Boy, oh boy - the photo of my homegrown black beans in my last post has caused quite the stir so I thought I would share the very little I know about growing black beans with you.
Dried beans seem to be one of those things that nobody really thinks about growing. You head to the store or the co-op and buy them bagged or in bulk, take them home, clean through them, soak, and cook. It's pretty simple that way, really, but when I saw the packet of black beans for sale at my local gardening spot, I had to grab them.
GROW my own black beans? The hell you say. Really. I didn't know what to expect. The back of the package gave the usual spacing and depth instructions along with watering and light recommendations, but as any gardener knows, the packet tells so little.
I set them to seed in trays with the rest of my plants and then set them in the ground when it was time. The first surprise I had was the plant itself. It looks exactly like a blue lake bush bean and I had to be very careful about labeling so I would know which were which. Bush beans are one of the first successful vegetables I had ever grown and I look forward to them each year. No matter what else I'm growing, I must have green beans in the garden. The difference is, and I found this out quickly, black beans are like pole beans because they climb. I jabbed stakes into the ground and let them wind their way up.
I watered as I did my green beans, not too much, not too little. I set them in a sunny, but not too sunny, spot (vague enough for you?) and watched them grow.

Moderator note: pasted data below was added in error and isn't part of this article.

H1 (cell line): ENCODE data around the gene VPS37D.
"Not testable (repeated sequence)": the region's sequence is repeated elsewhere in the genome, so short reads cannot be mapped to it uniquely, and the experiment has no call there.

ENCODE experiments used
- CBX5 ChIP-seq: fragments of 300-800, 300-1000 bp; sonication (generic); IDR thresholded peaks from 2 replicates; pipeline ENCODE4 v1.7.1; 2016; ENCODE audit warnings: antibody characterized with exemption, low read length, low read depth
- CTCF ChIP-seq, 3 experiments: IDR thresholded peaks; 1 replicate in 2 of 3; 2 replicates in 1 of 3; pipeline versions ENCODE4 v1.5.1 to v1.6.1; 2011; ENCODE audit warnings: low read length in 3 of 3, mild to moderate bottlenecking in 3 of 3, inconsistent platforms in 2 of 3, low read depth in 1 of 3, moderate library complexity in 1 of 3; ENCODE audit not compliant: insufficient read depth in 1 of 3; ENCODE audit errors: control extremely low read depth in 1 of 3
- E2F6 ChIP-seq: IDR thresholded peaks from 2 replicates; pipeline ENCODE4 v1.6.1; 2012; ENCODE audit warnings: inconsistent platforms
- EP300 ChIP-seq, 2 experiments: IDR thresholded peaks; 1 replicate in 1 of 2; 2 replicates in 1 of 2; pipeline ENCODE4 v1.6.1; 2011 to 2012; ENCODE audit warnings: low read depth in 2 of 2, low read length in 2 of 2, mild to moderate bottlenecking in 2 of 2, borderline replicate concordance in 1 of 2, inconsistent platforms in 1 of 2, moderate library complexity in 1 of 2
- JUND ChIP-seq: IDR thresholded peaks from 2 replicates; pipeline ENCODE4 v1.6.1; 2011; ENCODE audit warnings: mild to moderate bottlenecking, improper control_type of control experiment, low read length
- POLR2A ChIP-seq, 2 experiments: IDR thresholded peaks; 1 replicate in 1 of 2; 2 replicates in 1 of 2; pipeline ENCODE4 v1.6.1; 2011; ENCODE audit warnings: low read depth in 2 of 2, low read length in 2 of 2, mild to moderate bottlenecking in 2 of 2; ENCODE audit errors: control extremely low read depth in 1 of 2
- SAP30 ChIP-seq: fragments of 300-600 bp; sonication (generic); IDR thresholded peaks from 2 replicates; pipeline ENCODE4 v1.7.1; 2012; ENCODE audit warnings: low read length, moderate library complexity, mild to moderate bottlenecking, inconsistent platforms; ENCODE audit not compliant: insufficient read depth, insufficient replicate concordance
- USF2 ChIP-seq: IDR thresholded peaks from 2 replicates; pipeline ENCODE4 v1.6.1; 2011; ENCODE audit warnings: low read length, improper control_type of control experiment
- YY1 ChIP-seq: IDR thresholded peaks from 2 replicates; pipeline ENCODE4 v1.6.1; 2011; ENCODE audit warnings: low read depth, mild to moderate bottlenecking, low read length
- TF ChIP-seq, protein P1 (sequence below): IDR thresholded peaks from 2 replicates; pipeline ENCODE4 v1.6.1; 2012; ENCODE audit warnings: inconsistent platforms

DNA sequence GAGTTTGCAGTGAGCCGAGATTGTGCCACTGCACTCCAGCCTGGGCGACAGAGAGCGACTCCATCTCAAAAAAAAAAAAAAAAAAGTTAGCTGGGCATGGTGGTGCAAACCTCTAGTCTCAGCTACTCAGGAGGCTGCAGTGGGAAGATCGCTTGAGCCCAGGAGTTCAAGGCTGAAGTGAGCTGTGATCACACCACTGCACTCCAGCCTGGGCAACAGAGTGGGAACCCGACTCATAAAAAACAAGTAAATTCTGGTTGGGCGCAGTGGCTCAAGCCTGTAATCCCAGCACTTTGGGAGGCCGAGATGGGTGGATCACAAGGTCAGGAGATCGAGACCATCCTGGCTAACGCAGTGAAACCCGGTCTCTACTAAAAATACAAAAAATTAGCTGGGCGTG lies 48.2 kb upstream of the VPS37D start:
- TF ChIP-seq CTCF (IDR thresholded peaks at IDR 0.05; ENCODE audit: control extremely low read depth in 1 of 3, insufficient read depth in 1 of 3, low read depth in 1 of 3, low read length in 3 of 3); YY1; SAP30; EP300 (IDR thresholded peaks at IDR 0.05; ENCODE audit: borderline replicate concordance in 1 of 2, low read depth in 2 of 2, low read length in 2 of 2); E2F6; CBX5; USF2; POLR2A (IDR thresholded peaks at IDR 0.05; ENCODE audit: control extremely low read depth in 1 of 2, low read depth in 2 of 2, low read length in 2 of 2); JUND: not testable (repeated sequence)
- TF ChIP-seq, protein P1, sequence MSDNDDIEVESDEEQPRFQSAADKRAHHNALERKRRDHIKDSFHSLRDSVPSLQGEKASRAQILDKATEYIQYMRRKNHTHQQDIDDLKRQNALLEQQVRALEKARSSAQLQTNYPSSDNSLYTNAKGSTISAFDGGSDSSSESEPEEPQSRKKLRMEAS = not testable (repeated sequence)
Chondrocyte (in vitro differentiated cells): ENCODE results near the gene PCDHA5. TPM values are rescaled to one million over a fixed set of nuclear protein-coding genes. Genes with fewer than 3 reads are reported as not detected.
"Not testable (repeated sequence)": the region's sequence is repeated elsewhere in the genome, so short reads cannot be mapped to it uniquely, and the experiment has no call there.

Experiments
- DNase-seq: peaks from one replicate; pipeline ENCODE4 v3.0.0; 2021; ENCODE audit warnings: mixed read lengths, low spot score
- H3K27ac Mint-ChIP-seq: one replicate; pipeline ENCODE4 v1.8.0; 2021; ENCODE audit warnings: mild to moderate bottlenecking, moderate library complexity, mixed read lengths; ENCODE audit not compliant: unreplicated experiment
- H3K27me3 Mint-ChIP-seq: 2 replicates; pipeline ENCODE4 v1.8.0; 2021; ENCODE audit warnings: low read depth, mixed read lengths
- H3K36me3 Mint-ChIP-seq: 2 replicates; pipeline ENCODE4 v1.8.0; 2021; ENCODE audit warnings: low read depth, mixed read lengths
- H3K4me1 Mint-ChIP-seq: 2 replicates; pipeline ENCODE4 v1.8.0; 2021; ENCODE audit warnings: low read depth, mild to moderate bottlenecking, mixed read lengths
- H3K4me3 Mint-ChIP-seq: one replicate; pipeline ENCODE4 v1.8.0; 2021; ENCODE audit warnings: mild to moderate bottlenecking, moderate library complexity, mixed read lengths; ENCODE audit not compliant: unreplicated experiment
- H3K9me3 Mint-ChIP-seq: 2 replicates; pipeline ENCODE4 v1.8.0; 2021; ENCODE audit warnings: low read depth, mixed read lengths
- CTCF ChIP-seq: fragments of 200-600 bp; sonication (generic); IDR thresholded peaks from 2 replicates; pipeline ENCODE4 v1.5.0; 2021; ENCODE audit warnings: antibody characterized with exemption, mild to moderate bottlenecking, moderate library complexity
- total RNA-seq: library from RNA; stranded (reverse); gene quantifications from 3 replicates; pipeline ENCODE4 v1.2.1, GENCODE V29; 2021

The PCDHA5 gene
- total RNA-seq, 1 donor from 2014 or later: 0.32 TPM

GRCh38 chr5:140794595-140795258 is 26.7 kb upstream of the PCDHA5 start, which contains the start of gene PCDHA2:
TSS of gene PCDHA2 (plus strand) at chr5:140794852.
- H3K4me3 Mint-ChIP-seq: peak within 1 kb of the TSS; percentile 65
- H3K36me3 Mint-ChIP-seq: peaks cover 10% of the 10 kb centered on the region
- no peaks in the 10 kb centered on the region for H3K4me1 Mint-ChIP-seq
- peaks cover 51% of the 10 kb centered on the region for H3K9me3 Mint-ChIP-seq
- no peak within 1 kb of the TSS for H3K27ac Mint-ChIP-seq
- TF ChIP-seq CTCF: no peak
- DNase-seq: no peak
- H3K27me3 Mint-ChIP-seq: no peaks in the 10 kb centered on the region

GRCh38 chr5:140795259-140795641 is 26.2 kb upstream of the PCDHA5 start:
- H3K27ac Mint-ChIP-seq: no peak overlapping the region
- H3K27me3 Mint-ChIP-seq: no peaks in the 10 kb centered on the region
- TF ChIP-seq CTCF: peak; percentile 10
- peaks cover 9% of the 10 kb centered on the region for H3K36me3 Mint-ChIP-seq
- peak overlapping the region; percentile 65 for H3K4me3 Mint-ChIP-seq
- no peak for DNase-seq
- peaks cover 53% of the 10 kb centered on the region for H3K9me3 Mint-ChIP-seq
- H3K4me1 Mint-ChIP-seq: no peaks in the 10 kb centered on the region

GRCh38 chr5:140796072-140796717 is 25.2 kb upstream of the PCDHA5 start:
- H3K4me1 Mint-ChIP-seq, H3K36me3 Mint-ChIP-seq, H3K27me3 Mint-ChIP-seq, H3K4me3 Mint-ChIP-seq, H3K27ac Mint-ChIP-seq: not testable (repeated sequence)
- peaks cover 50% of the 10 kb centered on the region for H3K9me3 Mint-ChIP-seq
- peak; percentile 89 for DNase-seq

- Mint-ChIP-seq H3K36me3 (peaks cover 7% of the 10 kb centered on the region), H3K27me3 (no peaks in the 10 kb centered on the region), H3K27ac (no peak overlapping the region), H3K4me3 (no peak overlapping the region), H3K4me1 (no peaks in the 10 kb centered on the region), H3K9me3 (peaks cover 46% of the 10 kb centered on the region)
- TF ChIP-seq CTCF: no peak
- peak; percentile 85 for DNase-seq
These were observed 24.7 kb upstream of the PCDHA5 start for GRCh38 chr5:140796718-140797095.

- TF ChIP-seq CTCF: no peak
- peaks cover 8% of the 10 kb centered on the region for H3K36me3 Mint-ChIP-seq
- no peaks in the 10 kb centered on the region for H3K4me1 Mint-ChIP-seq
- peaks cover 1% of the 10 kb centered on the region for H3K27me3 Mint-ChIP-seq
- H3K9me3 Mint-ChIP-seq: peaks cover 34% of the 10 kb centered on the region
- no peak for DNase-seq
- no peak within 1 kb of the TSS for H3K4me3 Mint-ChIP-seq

The second surprise was the flower. Again, they look exactly like bush beans, but PURPLE! The first sight of one of those flowers was a truly breathtaking moment. As soon as I caught my breath I said, "Of course! Black beans have purple flowers!" Because, in reality, black beans aren't really black, they are a very deep purple. This can be seen any time they are soaked.
Then came the pods, which - again - looked like bush beans. Ever so slowly, though, they changed color and nearly looked like they were rotting. I was concerned. What if they were too done? WHEN were they done? Did I need to dry them once they were picked? Of course, I knew where the answer was: Google.
Sure enough I found that black beans are not ever really "fresh" because they are left on the plant to fully dry and darken. I popped open a pod and to my horror the beans within were snow white except at the very edge, where they were beginning to turn purple. Aha! They TURN black as they dry!
Black beans in the pod.
So, I mustered up all the patience I could and let them alone. Sure enough, before I knew it each pod was full of hard black beans. Wow. Just wow. Now I have bushes full of drying black bean pods and once I harvest them and cook up something splendid I'll be sure and post it!